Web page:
Process of a liquid or gas transmitting heat by means of
the movement of heated matter.


Molecules when heated get
excited and move farther
away from one another, i.e.
the substance expands and
becomes less dense.

Convection

Molecules of warm air moves faster and disperse more
quickly than cold air.


A gallon of cold air weighs
more than a gallon of
warm air


This is why hot air rises.


What is a convection current?


A convection
current is a flow
of a fluid or air
due to heating
and cooling of the
fluid or air. Hot
air rises. Cold air
falls. If there is
local heating of
the air at some
point, a
convection
current will be
set up.

Convection experiments


http://www.youtube.com/watch?v=m232DHncGjk


http://
www.youtube.com/watch?v
=07sNPZBgGv8&featur
e=related

Radiation


Radiation is a method of heat
transfer that does not rely upon any
contact between the heat source
and the heated object.


We feel heat from the sun even
though we are not touching it.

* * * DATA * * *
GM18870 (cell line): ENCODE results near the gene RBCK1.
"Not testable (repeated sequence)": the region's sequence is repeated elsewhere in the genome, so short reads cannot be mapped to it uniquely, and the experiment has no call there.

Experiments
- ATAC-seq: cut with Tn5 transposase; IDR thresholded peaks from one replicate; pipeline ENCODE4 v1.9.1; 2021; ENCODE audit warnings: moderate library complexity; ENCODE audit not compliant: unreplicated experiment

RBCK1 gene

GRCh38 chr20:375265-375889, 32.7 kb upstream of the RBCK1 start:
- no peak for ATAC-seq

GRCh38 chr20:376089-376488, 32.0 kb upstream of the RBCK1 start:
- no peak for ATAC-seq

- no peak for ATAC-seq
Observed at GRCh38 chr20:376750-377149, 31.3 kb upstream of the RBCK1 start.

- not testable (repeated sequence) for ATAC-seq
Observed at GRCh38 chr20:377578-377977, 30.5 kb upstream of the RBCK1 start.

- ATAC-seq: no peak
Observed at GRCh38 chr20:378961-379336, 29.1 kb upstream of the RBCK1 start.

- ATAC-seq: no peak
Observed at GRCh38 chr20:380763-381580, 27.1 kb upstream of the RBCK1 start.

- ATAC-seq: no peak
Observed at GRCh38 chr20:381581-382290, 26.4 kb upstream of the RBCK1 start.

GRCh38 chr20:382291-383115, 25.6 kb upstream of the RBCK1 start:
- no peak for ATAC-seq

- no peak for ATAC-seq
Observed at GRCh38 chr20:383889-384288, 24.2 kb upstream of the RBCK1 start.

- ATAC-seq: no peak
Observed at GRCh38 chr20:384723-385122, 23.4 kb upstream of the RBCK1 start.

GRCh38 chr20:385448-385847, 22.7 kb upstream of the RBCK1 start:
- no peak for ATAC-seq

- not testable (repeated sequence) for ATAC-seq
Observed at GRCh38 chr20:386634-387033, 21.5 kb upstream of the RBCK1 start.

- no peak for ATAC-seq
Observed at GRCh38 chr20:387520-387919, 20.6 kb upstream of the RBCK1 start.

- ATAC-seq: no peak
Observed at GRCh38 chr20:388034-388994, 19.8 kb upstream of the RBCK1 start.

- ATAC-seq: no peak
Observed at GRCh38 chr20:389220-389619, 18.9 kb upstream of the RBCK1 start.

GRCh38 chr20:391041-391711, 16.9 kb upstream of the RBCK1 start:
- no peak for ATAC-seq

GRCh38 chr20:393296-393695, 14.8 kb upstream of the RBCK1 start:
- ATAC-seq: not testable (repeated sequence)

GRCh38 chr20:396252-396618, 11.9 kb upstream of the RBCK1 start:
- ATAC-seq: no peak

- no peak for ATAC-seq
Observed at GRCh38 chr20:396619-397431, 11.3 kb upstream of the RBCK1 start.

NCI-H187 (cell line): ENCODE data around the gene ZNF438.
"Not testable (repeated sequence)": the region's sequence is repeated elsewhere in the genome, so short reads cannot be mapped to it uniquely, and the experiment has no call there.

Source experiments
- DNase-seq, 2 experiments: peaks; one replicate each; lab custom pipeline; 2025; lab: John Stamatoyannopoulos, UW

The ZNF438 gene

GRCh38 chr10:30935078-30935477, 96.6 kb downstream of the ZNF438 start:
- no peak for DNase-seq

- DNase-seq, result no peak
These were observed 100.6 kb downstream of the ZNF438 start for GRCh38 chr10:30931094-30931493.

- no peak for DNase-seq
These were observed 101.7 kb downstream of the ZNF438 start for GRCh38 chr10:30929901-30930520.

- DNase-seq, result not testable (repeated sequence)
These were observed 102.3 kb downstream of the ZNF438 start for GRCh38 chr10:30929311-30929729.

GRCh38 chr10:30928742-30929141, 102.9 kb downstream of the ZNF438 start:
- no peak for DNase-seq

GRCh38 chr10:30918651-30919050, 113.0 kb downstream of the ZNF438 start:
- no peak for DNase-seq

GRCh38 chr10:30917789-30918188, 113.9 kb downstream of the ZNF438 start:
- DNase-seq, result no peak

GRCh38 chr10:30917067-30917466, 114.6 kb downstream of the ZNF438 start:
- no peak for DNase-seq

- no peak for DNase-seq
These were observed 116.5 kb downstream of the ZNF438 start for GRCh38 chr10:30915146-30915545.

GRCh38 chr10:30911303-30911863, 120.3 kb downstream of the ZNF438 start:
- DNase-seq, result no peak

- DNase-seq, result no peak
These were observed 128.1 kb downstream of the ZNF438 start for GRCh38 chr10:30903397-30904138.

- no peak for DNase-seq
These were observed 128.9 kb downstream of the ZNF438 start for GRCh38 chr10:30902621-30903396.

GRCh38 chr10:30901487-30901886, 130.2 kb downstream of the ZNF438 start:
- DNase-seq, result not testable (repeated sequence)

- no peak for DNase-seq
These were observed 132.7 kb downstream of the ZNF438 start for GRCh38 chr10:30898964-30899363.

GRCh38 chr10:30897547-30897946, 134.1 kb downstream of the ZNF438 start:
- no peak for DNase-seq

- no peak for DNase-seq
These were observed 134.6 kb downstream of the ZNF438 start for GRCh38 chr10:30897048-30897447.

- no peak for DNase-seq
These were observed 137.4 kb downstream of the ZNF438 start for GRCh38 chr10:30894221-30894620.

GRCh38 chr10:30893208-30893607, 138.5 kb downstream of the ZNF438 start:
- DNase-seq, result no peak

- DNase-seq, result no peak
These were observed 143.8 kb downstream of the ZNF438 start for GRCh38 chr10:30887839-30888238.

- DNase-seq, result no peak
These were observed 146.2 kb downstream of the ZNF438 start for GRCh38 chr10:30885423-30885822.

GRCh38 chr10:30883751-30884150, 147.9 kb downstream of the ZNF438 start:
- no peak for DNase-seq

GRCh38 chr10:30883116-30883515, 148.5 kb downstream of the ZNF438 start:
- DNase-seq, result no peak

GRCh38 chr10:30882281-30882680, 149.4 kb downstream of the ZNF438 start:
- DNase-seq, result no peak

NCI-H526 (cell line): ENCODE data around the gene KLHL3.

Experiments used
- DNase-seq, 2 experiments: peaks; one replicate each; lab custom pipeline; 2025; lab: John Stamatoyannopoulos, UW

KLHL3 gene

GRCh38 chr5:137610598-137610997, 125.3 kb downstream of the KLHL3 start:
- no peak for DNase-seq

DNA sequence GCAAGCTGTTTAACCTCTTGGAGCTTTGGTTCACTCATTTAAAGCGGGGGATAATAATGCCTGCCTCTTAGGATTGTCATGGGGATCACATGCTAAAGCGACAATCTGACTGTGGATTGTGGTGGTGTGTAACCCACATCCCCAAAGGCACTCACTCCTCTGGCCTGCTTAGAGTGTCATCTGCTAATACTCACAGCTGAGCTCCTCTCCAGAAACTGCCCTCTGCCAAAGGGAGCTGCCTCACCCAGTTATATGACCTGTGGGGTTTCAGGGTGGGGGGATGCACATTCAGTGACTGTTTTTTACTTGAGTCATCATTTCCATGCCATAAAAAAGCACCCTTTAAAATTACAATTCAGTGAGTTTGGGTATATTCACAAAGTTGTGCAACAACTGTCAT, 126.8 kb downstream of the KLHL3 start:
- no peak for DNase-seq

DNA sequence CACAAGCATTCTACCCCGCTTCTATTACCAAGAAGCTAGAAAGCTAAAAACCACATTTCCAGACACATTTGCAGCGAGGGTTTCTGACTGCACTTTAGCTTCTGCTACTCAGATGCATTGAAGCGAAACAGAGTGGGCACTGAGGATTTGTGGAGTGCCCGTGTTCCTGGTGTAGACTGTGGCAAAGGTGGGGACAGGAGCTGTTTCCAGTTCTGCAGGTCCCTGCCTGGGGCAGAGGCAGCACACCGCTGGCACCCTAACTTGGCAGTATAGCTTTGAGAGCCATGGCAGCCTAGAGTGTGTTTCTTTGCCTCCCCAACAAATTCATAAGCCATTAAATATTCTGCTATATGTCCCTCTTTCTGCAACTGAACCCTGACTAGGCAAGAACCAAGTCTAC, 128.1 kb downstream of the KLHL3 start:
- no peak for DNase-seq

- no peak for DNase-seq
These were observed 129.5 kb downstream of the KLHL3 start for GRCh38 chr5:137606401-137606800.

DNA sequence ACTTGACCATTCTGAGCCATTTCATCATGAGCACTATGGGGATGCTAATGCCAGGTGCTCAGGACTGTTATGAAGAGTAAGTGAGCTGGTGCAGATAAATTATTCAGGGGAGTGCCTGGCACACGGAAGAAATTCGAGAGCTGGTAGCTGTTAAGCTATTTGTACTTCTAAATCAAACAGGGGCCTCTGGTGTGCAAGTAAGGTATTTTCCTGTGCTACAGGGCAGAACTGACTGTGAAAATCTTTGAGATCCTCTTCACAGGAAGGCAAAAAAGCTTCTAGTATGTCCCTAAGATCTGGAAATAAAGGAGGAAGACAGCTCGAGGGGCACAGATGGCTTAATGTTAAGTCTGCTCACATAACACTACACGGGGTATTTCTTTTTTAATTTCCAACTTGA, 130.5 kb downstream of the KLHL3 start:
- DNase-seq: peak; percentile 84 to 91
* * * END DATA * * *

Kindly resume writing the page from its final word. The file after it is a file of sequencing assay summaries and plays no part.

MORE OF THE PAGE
Objects emit radiation when high
energy electrons in a higher atomic
level fall down to lower energy
levels.


The energy lost is emitted as light
or electromagnetic radiation.


Energy that is absorbed by an atom
causes its electrons to "jump" up to
higher energy levels.

Radiation

How do you control the amount of heat an object absorbs?


Materials with a dark or rough surface will absorb more
infrared radiation than materials with a white or shiny
surface.


Black cars get hotter than white cars.

http://www.tom
-
morrow
-
land.com/tests/cartemp/index.htm

Quantifying Heat


How do we measure heat?


Heat is measured via temperature